bellies tremble,

shirts stick sweaty,

seams creak.

Nimble acrobats contort and gyrate,

defying death.

Timing is all.

Perhaps in a split second the end will come,

spangled and no applause.

Below, mouths open,


bottoms shift,

thoughts run to supper,

the dentist,

next month’s holiday.

Hands clap mechanically,

fingers reach into the bottom of the bag.

Lithe, shiny-faced acrobats descend,

grateful for the dusty, gritty sand,

and in their cages,

animals watch with glazed eyes,

once wild,

sifting through fading memories

for the scent of running water,

hot, hoofed meat,

and the sliding of lush fronds against the skin,

muscle-rippling limbs

plunging through vibrant free air.

May 8 1945


On this day, the bells rang out,

The crowds cheered, and joy flowed in rivers,

But creeping inexorably into the light,

Its pale, white underbelly revealed,

Nameless and blind, the foul creature we had woken.

No bright lights, no embrace however tight,

No indiscriminate kissing of strangers,

Will ever dispel

That bloated face hiding in the shadows.

Out of the depths, did it croak,

The beast that cannot crawl back,

For we have plumbed the depths

And lit beneath arc lights its depravity.

When the wild, delirious laughter fades,

The only sound I hear

Is the mourners’ song for the dead.

NaPoWriMo: Earth

An Earth Day prompt. This might be the first poem of several.



not rich, not deep and galleried with crawling things.

Thin and unlovely it was,

speckled with decades of thoughtless waste,

glass shards, bottle tops, plastic caps, nylon string,

and older, rusted things that once has a purpose.

Garden earth,

was tainted with paint spills and varnish,

and killer products supposed to ward off evil pests,

the stupidity of ignorant preference,

tulips over dandelions.

My garden earth,

I tend and nurture,

returning what I can,

the peel of dead vegetables, tea leaves,

the good things the earth eats.

My garden earth responds,

With the riddling of galleries,

the wriggling of earthworms and earwigs,

the spiral beauty of snails,

and the first prize,

the gold of the podium,

the mad scampering of blackbirds

as they dig and scratch, squabble and cluck, tossing and turning,

in their wild treasure hunt.

My garden earth responds with life.



In this dark time of the year,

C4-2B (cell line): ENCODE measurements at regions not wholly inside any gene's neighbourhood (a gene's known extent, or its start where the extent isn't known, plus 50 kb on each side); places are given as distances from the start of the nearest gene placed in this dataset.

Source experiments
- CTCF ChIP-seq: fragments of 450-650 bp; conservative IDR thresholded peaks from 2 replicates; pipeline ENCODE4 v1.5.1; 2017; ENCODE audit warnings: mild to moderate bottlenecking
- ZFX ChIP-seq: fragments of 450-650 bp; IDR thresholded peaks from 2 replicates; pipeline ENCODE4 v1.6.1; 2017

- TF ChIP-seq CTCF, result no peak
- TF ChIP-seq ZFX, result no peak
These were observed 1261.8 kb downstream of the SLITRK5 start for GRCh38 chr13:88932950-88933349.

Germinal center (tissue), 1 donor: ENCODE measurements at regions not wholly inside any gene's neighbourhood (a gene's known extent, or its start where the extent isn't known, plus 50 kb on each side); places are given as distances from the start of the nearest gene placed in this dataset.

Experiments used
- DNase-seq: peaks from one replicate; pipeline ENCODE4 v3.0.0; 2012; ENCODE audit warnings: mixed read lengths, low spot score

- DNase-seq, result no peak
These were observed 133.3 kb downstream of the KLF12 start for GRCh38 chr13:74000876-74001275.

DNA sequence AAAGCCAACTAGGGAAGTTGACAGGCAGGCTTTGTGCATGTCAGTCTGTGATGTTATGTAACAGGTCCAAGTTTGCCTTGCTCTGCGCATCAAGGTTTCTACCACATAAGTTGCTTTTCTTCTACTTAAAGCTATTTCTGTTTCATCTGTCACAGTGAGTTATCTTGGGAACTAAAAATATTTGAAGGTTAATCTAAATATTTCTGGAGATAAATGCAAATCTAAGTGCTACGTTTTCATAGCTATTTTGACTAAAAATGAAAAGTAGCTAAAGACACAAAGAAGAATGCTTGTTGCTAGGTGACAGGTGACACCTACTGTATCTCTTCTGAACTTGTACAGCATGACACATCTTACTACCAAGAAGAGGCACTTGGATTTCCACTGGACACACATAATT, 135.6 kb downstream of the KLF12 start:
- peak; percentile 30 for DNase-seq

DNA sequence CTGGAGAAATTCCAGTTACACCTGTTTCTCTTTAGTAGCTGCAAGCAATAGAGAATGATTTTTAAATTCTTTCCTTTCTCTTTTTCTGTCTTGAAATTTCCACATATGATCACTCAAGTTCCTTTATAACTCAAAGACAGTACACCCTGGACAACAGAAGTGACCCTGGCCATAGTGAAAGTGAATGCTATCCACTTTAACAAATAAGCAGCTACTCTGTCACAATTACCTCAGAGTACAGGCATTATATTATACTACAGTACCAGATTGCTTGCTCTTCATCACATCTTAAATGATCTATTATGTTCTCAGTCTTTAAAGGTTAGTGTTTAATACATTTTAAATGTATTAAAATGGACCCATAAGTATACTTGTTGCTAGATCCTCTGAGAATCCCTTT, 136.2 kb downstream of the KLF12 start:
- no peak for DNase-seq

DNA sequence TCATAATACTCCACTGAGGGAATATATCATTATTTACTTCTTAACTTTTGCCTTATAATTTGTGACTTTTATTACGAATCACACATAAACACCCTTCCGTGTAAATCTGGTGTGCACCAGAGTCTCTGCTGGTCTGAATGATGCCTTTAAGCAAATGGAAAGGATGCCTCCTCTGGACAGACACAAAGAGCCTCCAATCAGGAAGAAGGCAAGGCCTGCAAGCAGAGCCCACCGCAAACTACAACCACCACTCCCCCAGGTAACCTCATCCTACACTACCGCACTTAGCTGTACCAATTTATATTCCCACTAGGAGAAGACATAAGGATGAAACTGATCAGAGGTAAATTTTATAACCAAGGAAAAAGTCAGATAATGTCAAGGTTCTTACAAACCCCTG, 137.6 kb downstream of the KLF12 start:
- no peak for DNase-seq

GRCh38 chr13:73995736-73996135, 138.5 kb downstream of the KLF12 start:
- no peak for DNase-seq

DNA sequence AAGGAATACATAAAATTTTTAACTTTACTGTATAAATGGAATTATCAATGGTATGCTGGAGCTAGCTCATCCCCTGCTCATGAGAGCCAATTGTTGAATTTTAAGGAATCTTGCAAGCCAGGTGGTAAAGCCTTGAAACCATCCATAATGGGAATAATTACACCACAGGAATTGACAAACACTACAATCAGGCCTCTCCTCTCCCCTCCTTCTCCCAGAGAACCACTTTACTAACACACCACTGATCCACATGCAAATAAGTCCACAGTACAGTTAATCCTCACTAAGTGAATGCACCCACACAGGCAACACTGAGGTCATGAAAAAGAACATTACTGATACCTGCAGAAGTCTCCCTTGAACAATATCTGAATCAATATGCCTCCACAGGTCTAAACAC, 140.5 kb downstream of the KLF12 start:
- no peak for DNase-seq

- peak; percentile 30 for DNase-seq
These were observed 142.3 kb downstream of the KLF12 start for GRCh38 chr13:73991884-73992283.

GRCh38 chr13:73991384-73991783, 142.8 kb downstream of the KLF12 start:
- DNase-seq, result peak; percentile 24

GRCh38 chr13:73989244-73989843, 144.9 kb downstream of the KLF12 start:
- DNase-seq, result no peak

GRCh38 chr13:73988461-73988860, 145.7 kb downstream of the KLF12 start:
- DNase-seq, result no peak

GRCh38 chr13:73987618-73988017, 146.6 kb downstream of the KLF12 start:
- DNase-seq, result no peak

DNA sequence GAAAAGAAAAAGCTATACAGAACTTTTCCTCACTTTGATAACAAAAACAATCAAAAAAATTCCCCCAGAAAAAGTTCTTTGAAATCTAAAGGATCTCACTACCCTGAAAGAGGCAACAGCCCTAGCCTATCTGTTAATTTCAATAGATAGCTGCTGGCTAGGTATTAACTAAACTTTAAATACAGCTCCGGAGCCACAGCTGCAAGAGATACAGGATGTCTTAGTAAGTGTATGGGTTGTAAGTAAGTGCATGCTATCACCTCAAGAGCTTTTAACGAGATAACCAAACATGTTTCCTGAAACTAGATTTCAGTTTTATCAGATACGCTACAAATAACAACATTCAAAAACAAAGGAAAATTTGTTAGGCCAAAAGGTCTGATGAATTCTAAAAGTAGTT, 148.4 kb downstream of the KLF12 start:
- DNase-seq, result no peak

When buds still sleep on rain-black boughs,

And famine stalks the winter-weary woods,

Stealthy as fox tread, quick as the kestrel,

I do not bend my head in sorrow or in shame,

Or shake green boughs to ward off last year’s ghosts.

I watch the blackbird settled on her nest,

Listen to the cloud-grey turtle dove,

Murm’ring softly to his lifetime’s love,

And make a promise to this burgeoning and blossoming,

To live what I have left of sun and showers,

With as much unselfish passion,

As these feather soft, fur trembling, gentle ones,

My precious siblings.

Lost, the tender darkness


Lost, the tender darkness,

Soft and gently yearning,

Strewn with the glittering stars of passion,

That filled our immortal nights.

Better the dread of the dark,

The night terrors that haunted each sleep,

The wolves with bonewhite fangs,

Glinting in the dead darkness of childish nights,

Than this hollow wasteland,

Specked with dead dust,

Now its lodestar is gone.

When the rain pours in torrents


When the rain pours in torrents,

And thunder chases lightning through the trees,

When running feet pound the rain-slick road,

And the frightened bark of the fox tears the night,

When wet gravel squeals and squeaks beneath heavy tread,

And boots clump through muddy pools,

When doors slam, and children cry into damp pillows,

I remember your face, moon-pale,

Bland as a salt pan,

And loveless as the chill mists of autumn.

I remember the thin black line of a mouth that never spoke,

Tight closed, a crack in a mud-parched riverbed.

I remember dark eyes, slipping and sliding,

That couldn’t see to tell the truth,

The tangling words and lies and flying hands.

I remember the weeping and wailing and the sharpening of teeth,

The night you went away.